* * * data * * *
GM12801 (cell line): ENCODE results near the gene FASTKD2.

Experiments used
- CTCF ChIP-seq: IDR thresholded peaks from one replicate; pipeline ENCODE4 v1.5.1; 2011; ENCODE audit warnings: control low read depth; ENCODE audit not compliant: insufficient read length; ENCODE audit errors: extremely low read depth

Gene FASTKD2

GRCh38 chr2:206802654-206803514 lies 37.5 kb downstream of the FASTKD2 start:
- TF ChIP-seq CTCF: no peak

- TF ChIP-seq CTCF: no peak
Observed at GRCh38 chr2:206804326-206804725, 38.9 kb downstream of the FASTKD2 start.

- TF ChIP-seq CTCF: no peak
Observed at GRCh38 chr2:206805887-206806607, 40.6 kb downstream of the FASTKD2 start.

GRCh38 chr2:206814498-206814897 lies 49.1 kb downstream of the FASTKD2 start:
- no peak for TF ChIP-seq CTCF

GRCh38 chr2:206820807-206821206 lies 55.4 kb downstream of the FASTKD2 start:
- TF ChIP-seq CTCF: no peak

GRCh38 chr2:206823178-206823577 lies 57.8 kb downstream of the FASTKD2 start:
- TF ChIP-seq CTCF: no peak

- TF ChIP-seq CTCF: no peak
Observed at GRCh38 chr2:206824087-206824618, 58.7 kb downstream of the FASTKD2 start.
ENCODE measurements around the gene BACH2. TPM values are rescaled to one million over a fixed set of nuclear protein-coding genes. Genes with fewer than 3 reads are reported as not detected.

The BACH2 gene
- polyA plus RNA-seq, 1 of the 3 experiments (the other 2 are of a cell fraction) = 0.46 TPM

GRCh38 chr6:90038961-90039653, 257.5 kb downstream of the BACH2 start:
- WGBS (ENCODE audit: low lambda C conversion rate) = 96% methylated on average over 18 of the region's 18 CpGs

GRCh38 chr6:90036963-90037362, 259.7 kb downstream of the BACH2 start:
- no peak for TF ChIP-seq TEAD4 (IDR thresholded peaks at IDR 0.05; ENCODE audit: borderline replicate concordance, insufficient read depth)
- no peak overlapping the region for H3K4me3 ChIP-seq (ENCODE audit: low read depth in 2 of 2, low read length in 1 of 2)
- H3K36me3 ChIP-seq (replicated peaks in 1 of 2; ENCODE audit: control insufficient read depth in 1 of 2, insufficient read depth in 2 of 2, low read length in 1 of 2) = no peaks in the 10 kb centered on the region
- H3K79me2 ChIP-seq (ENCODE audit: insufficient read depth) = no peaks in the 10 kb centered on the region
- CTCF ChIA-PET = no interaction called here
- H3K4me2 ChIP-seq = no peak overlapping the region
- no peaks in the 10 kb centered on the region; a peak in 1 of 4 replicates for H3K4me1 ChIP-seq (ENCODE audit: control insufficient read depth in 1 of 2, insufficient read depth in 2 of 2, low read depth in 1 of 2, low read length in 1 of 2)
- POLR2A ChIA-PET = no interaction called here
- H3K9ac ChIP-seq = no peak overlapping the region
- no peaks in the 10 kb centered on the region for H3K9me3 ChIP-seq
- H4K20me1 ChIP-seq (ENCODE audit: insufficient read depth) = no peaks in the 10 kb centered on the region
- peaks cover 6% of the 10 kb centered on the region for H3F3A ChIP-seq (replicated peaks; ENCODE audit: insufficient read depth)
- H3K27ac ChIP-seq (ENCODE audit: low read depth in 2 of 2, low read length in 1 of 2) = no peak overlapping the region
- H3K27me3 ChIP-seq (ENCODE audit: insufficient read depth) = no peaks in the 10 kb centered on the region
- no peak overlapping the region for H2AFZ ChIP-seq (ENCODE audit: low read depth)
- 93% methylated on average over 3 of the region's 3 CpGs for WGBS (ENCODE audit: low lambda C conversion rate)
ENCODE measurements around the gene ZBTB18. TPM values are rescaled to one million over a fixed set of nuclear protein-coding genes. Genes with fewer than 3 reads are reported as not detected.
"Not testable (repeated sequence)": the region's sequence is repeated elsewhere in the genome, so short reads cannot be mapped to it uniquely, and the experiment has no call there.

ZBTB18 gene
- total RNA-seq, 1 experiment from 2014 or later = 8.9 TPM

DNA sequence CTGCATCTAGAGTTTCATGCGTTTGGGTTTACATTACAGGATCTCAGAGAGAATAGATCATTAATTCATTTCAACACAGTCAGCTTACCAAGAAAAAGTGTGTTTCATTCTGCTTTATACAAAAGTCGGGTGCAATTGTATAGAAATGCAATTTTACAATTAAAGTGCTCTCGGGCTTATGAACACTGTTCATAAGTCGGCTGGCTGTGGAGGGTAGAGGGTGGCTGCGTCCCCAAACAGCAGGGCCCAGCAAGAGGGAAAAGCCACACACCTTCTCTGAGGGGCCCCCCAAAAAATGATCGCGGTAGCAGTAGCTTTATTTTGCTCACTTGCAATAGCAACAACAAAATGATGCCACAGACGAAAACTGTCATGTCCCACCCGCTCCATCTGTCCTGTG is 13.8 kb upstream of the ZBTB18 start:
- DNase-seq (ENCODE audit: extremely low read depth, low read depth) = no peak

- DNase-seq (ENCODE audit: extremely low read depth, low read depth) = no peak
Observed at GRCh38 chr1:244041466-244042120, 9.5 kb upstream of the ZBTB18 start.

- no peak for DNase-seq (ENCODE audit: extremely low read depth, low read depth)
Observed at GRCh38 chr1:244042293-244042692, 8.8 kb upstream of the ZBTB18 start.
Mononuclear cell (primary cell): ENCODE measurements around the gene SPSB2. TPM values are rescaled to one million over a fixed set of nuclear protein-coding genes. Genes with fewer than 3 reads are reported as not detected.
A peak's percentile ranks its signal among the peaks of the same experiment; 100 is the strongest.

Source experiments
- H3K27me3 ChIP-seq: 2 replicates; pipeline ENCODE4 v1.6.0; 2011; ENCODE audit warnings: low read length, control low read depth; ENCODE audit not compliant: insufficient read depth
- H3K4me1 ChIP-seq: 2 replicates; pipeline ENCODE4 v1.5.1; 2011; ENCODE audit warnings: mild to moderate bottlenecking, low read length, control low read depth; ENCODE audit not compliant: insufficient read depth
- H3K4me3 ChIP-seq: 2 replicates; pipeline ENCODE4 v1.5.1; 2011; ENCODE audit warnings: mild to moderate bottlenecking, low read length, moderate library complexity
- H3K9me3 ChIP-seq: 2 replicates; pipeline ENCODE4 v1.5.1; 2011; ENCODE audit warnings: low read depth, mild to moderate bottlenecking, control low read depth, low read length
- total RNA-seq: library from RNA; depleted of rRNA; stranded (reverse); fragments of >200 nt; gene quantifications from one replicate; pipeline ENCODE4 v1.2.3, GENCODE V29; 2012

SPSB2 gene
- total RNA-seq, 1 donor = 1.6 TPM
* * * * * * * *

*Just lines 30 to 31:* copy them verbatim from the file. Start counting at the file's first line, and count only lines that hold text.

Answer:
- H3K4me2 ChIP-seq = no peak overlapping the region
- no peaks in the 10 kb centered on the region; a peak in 1 of 4 replicates for H3K4me1 ChIP-seq (ENCODE audit: control insufficient read depth in 1 of 2, insufficient read depth in 2 of 2, low read depth in 1 of 2, low read length in 1 of 2)